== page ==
Het Nieuwe Instituut houses the largest archive of architectural drawing and models in the world. I developed the idea to 3D print unique LEGO blocks based on the work of famous Dutch architects. These would be used to engage children in an exhibit about plastic at Het Nieuwe Instituut, while at the same time creating a new options for architecture education.
Now that the patent on LEGO has expired anyone is allowed to create LEGO compatible blocks.
“Imagine have an Art Deco door in your lego house, or an Amsterdam School block to really recreate that Amsterdam feeling.”
The second was a small minaret that was based on the “Russian palace” by architect Piet Blom.
To make this possible a number of steps were taken.
- 3D models of the parts were created. Oddly enough the archive hardly contained any 3D models of buildings, even though architects have been working with 3D software since the 60’s. Some models had been created for an Augmented Reality app, but because of copyright issues these couldn’t be reused. Luckily I was allowed to ask artists to develop new 3D models of classic buildings form the archive, this time under licensing that allowed re-use by anyone.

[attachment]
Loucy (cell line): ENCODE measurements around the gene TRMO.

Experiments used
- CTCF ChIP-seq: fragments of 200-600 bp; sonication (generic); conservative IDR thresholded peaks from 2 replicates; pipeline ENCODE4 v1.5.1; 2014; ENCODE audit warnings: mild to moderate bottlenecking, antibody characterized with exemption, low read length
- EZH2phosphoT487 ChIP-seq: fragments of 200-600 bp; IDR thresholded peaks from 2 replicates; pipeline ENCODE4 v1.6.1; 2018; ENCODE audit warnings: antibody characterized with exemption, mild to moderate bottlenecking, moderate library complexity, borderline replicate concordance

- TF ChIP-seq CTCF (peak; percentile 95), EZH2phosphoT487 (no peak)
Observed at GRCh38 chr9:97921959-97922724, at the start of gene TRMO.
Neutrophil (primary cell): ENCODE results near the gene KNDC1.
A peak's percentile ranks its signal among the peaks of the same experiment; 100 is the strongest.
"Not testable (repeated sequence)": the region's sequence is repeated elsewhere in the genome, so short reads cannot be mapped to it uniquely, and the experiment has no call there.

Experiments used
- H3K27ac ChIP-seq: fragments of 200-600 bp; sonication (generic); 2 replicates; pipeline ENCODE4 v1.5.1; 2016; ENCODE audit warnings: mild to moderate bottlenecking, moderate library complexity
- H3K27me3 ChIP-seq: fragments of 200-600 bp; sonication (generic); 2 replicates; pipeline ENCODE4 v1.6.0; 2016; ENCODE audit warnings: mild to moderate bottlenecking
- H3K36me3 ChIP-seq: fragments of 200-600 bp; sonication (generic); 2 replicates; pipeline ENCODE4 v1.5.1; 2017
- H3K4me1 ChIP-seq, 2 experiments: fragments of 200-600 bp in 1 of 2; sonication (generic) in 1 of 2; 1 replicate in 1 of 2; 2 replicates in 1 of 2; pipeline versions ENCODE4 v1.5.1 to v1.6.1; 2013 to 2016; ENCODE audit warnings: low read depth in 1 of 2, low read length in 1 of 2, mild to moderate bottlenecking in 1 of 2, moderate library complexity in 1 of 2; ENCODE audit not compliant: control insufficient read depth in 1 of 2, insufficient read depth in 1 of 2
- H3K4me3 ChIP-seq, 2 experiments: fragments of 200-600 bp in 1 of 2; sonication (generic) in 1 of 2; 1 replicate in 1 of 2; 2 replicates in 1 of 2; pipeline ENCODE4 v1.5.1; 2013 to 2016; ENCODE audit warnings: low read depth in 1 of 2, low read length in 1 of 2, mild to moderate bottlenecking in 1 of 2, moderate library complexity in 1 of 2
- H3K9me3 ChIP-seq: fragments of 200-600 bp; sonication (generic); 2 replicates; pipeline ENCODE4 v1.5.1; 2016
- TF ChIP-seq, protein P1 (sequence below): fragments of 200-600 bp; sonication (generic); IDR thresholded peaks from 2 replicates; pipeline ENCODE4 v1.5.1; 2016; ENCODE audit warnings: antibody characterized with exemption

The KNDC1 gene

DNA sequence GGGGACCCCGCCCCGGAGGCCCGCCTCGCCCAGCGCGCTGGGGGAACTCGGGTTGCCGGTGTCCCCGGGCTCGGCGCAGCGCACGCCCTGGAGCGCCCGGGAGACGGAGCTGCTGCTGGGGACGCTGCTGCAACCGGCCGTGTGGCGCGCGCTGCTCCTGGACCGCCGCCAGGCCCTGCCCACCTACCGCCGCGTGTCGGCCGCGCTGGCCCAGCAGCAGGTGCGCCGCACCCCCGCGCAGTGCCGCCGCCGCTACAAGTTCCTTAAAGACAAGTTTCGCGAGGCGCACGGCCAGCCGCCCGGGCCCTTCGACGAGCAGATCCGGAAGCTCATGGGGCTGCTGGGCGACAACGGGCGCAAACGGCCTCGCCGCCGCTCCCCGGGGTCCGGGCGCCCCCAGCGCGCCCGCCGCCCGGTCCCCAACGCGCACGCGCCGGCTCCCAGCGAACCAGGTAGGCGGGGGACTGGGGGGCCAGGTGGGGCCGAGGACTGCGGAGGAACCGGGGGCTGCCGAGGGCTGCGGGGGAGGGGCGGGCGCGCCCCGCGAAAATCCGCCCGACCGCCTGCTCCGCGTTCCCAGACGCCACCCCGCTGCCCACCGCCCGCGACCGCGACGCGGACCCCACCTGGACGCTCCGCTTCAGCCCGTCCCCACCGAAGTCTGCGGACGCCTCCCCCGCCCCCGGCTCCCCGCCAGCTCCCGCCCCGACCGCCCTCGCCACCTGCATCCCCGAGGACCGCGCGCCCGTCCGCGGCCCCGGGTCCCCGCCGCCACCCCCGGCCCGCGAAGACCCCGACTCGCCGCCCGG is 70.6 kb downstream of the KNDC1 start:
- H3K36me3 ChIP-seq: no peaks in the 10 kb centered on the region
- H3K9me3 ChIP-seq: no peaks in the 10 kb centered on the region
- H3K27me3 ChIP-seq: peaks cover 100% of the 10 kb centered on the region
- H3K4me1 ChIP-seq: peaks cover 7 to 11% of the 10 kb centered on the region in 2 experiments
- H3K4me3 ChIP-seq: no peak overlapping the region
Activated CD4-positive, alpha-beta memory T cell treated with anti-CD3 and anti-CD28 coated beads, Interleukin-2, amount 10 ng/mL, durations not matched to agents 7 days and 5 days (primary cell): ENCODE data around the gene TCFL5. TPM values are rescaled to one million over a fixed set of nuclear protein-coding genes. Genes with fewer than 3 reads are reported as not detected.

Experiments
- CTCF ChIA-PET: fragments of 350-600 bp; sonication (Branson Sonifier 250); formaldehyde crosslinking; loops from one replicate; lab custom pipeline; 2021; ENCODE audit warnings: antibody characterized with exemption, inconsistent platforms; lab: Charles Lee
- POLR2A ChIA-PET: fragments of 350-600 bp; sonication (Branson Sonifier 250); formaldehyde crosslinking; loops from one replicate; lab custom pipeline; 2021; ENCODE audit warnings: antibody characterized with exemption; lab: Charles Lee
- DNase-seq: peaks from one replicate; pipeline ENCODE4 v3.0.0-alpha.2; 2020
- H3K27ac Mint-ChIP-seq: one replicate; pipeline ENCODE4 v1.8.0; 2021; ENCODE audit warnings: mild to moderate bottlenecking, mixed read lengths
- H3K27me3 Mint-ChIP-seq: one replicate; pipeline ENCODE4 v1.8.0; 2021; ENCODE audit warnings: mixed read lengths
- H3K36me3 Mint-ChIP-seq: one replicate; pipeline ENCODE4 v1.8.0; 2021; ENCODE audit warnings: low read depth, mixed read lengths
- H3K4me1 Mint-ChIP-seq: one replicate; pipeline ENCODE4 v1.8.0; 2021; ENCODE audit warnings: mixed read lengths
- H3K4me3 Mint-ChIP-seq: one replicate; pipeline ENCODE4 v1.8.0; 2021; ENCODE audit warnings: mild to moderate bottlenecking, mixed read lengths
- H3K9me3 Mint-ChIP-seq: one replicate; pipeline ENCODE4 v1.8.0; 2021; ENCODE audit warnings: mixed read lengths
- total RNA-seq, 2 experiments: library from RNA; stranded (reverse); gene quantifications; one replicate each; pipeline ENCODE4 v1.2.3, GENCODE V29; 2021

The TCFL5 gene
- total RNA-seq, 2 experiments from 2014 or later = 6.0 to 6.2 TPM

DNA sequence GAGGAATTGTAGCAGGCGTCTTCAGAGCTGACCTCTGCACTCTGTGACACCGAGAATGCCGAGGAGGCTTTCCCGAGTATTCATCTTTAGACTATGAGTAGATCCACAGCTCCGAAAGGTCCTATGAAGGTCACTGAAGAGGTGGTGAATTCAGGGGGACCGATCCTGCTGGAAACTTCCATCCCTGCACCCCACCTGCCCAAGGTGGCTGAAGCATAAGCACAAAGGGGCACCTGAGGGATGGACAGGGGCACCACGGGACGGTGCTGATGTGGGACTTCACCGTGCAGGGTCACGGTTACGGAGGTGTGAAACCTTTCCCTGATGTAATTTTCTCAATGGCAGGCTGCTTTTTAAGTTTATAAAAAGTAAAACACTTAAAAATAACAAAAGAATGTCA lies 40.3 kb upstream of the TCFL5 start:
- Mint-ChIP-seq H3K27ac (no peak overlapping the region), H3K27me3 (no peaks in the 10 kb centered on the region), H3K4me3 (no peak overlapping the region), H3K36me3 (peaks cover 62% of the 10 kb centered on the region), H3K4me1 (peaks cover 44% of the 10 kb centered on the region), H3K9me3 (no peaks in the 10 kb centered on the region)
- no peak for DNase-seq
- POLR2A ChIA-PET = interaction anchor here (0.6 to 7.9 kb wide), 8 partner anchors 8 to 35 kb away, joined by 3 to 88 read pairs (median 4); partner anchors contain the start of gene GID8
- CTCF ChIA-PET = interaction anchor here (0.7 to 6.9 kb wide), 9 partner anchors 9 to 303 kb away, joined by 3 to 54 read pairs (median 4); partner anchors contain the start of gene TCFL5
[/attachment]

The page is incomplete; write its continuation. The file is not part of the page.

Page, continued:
- A 3D printer was bought to create the LEGO pieces, with the idea that the sale of the blocks would help recover the cost of the machine.
- We explored the business model. A deal was struck with the museum’s shop to sell the parts there. A packaging design was made that could easily be adopted to new future parts.
- To optimally showcase the parts I asked Niek Geurts, a Dutch lego artist, to create a model of Skoatterwald in LEGO which had the swans on top:
Finally we mixed the 3D printed bricks with to the normal Lego in the museum’s lego play pit, to get children interested.
This project wouldn’t have been possible without the support of Behrang Moussavi, the head of the archive, and Flora van Gaalen, the producer of the exhibition on plastic. Special thanks to Niek Geurts who went above and beyond al expectations in making the incredible LEGO house.